Duchamp, beholding the flowering of the New York art scene, once said
that "the great artist of tomorrow will go underground."
In at least one case, that prediction has proved truer than even the
grand old trickster may have imagined.
Salon de Fleurus (Fig. 1 & 2), an
art space inconspicuously situated in a rear building on Spring Street
in downtown Manhattan, is just about as far underground one can go
before hitting bedrock. Its two ornately furnished rooms are crowded
with paintings that closely resemble famous works by Picasso, Matisse
and Cezanne--except that they have been painted anonymously (Fig.
3 & 4). The familiar images bear no signatures, and
in the 10 years of the salon's existence, no one has stepped forward
to claim authorship. There is no advertising to peruse or forfend,
not a whit of ambition hanging in the air. An affable, insightful
gentleman is on hand to explain the environment to visitors, but his
involvement, by his own admission, amounts to no more than that of
"a doorman." To all outward appearances, the Salon de Fleurus
is a place without provenance.
at Salon de Fleurus
at Salon de Fleurus
Bidlo, The Fountain Drawings, 1998
all outward appearances" being the key phrase. In recent years,
various artists have gone down the art-copying trail, notably Sherrie
Levine and Mike Bidlo (Fig. 5). Casting further backward, one hits
upon the venerable tradition of apprentices copying their masters.
The complete removal of authorship from copied works, however, is
another story. All his life, Duchamp
flirted with the appearance of quitting art "in the professional
sense." Here, someone has done so in earnest.
effect is clear enough. Typically, the process of integrating art
into the world begins with an advance broadcast of the artist's personality,
often a single memorable word ("insane," "British,"
"doctor," etc.), which serves as a seed for all that follows.
At the salon, this strategy of reductionism has reached its apogee:
the viewer no longer knows whom to turn to for the expected explanation.
Like the spherical caves in E.M. Forster's A Passage To India,
the Salon de Fleurus is perfectly self-contained, canceling out every
echo with an opposing one, until one is essentially left with one's
and to what end? Ten years after the day I first sat in the salon
and breathed the pungent scent of mothballs, I am in no better position
than the average observer to answer this question. I still bring my
own ideas to the space, pitting my forensic powers against hints and
clues, with no hope of confirmation or denial. What follows are some
of the thoughts I've accrued in the presence of this artistic sphinx.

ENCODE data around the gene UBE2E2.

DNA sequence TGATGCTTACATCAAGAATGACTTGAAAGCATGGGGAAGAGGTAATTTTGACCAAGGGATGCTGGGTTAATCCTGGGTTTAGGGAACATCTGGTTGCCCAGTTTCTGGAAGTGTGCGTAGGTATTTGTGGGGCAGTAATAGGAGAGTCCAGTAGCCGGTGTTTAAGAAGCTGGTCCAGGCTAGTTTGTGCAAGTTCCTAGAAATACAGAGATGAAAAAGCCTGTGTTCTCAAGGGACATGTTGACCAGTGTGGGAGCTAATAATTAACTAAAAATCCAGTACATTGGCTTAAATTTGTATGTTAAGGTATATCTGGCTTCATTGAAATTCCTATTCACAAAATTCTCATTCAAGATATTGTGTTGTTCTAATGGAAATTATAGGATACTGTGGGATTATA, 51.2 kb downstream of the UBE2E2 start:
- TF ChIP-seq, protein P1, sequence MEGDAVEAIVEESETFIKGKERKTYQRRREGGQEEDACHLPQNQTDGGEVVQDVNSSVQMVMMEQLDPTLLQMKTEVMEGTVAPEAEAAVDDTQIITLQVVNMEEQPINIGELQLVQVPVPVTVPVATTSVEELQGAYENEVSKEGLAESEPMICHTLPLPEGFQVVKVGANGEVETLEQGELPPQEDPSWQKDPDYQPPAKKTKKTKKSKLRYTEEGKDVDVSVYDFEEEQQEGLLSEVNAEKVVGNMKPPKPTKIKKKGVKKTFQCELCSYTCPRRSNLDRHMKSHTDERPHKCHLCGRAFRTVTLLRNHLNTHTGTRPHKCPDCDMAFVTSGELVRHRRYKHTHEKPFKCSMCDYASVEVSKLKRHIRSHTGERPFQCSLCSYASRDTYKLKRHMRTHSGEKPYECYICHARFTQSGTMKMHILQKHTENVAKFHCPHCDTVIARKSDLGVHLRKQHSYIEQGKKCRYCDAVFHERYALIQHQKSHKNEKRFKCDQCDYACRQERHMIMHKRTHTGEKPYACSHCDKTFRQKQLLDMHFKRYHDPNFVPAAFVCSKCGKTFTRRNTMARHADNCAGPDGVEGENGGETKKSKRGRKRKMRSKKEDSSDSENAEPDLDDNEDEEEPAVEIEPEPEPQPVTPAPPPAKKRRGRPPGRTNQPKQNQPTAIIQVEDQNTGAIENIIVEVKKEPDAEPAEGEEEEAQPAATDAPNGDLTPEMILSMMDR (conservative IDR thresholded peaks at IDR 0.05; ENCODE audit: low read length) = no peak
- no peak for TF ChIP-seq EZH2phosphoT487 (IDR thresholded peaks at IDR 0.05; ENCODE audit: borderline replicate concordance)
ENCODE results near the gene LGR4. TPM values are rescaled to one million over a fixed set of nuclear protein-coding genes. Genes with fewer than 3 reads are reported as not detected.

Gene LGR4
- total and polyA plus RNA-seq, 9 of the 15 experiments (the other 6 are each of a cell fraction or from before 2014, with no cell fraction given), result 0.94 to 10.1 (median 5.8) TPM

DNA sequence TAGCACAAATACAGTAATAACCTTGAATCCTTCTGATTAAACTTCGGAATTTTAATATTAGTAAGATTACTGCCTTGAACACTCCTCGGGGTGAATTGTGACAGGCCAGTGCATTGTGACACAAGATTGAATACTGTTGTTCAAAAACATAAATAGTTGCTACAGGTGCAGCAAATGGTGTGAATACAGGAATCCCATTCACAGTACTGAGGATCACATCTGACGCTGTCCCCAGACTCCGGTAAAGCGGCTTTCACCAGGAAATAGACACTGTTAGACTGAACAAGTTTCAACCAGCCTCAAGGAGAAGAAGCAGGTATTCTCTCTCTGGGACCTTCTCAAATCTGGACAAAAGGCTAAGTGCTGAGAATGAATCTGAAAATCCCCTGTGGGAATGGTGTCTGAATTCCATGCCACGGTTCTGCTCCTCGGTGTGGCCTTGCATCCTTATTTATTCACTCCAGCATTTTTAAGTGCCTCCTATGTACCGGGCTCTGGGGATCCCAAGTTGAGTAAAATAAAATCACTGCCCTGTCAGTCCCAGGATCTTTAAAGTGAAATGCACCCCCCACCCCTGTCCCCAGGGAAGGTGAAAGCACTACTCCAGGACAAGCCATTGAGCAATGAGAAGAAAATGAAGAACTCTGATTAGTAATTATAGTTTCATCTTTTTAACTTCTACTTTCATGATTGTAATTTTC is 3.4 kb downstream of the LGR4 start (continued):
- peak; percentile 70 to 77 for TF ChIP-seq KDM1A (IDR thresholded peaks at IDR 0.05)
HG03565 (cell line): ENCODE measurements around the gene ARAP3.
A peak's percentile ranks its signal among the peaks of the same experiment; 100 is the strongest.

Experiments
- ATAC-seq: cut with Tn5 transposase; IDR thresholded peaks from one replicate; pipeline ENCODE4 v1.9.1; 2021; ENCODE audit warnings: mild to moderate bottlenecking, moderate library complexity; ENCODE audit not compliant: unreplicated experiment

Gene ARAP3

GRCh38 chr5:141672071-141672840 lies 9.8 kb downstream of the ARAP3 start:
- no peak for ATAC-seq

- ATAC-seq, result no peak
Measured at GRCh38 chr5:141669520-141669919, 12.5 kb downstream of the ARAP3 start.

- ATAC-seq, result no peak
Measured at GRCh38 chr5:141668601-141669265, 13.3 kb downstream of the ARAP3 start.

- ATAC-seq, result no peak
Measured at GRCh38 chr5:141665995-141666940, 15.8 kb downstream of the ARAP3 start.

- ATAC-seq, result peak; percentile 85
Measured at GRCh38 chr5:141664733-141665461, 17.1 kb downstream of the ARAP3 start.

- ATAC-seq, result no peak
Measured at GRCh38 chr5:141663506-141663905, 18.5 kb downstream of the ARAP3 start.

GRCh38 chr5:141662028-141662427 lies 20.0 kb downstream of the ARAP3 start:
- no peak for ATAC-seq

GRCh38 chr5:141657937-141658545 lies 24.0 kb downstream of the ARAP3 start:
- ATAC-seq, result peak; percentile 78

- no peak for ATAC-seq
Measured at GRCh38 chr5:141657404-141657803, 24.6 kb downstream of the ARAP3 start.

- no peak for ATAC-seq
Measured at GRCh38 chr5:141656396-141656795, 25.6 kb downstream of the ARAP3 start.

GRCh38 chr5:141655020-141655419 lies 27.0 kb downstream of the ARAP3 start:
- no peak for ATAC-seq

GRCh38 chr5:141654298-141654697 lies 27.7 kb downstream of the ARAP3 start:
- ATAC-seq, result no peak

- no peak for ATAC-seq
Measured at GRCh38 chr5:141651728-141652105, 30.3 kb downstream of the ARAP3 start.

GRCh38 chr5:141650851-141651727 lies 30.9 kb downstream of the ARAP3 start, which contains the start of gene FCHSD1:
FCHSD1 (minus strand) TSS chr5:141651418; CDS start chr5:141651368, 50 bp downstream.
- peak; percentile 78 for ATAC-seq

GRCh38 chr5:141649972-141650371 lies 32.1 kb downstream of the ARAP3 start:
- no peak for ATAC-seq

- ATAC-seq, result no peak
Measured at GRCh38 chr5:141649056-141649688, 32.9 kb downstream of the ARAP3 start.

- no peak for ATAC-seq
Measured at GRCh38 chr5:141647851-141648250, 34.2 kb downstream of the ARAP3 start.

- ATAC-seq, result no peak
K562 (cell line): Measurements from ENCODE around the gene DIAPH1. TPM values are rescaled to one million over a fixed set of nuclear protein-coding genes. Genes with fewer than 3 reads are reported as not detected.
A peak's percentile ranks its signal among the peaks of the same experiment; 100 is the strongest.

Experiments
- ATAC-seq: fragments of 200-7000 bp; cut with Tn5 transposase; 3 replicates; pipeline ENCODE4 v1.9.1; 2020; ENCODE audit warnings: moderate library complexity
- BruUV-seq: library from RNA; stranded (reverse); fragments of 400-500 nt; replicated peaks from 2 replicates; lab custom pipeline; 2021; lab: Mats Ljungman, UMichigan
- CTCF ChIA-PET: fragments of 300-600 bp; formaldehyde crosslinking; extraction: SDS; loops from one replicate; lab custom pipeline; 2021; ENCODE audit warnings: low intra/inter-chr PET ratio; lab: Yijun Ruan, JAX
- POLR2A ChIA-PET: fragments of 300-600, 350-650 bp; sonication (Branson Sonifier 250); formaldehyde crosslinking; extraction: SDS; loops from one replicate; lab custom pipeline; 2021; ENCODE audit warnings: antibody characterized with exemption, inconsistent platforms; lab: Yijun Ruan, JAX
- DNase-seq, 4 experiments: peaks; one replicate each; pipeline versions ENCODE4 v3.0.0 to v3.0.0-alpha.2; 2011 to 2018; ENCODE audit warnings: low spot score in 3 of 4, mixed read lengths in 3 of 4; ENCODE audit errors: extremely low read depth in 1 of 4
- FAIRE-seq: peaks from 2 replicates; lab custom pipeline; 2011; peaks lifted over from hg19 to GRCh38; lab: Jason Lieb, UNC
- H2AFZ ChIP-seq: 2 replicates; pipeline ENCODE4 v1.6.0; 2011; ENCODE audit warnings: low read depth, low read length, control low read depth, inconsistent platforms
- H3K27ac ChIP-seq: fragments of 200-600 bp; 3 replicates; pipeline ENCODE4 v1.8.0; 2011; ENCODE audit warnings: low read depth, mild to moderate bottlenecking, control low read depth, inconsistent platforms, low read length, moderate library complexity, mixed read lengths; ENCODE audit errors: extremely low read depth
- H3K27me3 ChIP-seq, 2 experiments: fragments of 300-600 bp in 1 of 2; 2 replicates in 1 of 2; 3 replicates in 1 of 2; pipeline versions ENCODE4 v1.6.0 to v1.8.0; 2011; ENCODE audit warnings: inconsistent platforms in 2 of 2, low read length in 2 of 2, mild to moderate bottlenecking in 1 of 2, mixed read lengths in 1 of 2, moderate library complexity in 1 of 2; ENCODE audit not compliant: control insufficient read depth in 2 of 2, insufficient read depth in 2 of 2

foremost, it is not really correct to speak of the Salon de Fleurus
as an art space. This may explain why so few have tried. It has been
described as a curiosity, a recreation of Gertrude Stein's storied
salon, a sardonic comment on Modernism, a masterful reflection of
the same, and more.
the analysis, it has mobilized no great hope for the rebirth of Cubism--and
understandably so. The salon may be about art spaces, but that is
not the same thing as being one.
strictest sense, we cannot even call the individual paintings art,
just as we cannot know if prehistoric cave painters would have consented
to today's definition of the term. Indeed, the only time any objects
from the salon have only been classified as such is when they have
appeared outside their original context, as in their recent inclusion
in the Whitney Biennial.
aborigine, seeing his dreamings in a plush uptown gallery, would certainly
appreciate the paradox.
entered the realm of archeology, then, but of archeology of what?
Having opened a fault line between image and word, the salon seems
to demand a re-examination of art criticism, which has become increasingly
reliant on personality to find its way. Perhaps, in referring to the
most iconic of Modernist painters, it seeks more specifically to disassemble
the story of Modernism, which has been selling so many T-shirts of
Picasso, Matisse, and Cezanne have been interpreted in such widely
varying ways by now that the spectrum would seem to include all possible
responses to anything. In this sense, the salon has benefited from
its longevity. The varied attempts to explain its contents--as a hoax,
as an experiment, as a subversive act--mirror the whole range
of interpretations of 20th-century art. With each unconfirmed reading,
the next prospect is trotted out, until the final exhaustion of Modernism
at Salon de Fleurus
perhaps, is a conclusion worth living with: where Duchamp introduced
familiar objects as works of art (albeit in a magisterial act of misdirection),
the Salon de Fleurus manages to cast familiar art works back to the
unknown (Fig. 6). The structure of what
we see is, if not shattered or exploded, at least rendered expertly
tenuous, like a house with all of its nails removed.
this stage in the game, it is worth asking whether such an intriguing
project can ever bear offspring. Or rather, if it has, how would anyone
know? With no one on hand to confirm or deny, anyone can lay claim
to the salon as an influence--provided, among the infinite interpretations,
he can discover what constitutes lineage. A space is open, waiting
to be recognized and claimed, Should that come to pass, we can look
forward to a growing body of work that is not only brilliant in its
implications, but expansive as well.